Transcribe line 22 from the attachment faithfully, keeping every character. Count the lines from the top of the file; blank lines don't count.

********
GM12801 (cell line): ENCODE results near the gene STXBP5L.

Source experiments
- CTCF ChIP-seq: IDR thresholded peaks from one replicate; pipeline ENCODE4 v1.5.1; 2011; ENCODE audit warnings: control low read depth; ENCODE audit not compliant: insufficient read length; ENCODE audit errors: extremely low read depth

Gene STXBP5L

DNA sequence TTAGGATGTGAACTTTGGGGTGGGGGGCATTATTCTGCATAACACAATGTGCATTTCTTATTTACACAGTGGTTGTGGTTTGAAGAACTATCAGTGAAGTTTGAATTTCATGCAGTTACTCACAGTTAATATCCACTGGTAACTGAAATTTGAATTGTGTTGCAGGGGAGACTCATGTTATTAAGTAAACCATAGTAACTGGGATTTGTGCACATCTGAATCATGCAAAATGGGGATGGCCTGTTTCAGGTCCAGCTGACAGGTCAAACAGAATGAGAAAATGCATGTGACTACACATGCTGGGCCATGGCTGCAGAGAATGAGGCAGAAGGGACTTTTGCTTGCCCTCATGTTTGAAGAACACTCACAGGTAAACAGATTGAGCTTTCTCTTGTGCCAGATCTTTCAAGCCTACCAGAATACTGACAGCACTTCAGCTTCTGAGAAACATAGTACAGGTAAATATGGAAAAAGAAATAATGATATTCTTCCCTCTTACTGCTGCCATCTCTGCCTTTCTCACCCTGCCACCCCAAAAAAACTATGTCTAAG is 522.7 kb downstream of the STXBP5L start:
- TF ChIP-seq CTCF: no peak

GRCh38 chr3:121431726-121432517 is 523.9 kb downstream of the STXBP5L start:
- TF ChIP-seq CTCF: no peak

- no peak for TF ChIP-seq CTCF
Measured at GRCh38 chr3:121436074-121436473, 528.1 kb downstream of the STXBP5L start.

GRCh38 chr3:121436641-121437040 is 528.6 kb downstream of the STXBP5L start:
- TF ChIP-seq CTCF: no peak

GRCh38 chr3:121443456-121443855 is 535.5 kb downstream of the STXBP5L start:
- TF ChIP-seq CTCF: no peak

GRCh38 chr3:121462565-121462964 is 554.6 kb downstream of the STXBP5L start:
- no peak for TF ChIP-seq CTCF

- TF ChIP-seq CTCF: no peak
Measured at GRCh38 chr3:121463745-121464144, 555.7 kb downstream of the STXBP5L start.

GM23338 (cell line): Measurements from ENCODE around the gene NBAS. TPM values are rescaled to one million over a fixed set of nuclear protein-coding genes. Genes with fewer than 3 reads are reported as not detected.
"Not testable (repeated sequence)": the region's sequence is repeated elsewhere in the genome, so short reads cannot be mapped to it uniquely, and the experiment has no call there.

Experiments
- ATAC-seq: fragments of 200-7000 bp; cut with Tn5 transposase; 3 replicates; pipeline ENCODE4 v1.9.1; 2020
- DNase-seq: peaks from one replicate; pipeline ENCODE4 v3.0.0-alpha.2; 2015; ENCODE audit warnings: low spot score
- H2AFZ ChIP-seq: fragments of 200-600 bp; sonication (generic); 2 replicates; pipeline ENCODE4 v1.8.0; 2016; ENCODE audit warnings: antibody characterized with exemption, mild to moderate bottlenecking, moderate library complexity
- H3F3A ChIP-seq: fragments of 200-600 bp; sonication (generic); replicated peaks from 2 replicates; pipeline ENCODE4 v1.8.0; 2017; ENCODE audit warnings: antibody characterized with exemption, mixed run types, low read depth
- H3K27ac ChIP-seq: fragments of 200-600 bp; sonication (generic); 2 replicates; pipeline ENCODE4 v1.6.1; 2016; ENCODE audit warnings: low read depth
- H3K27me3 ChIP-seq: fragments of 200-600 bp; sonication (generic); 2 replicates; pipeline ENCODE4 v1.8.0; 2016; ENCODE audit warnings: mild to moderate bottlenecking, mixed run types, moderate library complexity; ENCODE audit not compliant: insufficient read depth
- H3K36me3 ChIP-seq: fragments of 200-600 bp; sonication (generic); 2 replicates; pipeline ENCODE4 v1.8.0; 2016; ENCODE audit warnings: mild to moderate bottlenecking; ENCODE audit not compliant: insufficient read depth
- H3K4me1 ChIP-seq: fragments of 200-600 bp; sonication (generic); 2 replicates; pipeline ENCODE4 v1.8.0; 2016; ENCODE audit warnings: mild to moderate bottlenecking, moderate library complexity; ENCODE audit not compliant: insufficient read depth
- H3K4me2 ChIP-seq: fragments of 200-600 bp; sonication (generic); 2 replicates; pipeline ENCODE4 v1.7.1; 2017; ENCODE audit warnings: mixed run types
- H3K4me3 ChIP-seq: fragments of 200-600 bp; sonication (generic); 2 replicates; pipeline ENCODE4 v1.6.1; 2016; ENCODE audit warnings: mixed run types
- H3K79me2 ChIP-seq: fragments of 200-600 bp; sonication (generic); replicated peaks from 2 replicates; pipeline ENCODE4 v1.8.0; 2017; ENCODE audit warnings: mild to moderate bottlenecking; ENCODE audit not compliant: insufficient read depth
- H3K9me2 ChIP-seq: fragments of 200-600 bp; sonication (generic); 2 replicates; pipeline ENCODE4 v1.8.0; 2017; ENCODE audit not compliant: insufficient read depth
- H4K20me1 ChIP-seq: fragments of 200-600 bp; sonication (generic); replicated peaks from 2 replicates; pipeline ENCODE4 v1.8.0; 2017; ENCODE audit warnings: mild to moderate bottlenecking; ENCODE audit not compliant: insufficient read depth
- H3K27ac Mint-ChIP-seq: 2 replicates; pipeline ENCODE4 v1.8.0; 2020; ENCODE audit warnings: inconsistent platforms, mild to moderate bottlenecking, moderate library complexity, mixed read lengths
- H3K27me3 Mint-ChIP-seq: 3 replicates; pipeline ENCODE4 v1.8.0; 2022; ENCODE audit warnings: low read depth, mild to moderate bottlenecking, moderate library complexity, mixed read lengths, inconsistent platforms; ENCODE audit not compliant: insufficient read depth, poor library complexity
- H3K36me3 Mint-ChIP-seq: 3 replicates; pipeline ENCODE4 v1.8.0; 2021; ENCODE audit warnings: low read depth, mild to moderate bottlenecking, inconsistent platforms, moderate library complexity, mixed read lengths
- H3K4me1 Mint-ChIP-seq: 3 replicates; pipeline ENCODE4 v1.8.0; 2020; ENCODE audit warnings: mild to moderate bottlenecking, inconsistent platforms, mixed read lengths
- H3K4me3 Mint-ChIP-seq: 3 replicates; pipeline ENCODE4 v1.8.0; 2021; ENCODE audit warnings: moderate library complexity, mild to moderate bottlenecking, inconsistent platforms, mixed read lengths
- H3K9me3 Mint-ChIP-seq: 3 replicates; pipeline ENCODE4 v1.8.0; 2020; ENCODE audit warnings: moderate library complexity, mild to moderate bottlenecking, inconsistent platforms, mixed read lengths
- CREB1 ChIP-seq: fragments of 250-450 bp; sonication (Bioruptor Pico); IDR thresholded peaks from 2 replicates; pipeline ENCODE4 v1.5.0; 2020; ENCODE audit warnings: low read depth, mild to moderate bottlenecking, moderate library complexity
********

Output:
- ATAC-seq: fragments of 200-7000 bp; cut with Tn5 transposase; 3 replicates; pipeline ENCODE4 v1.9.1; 2020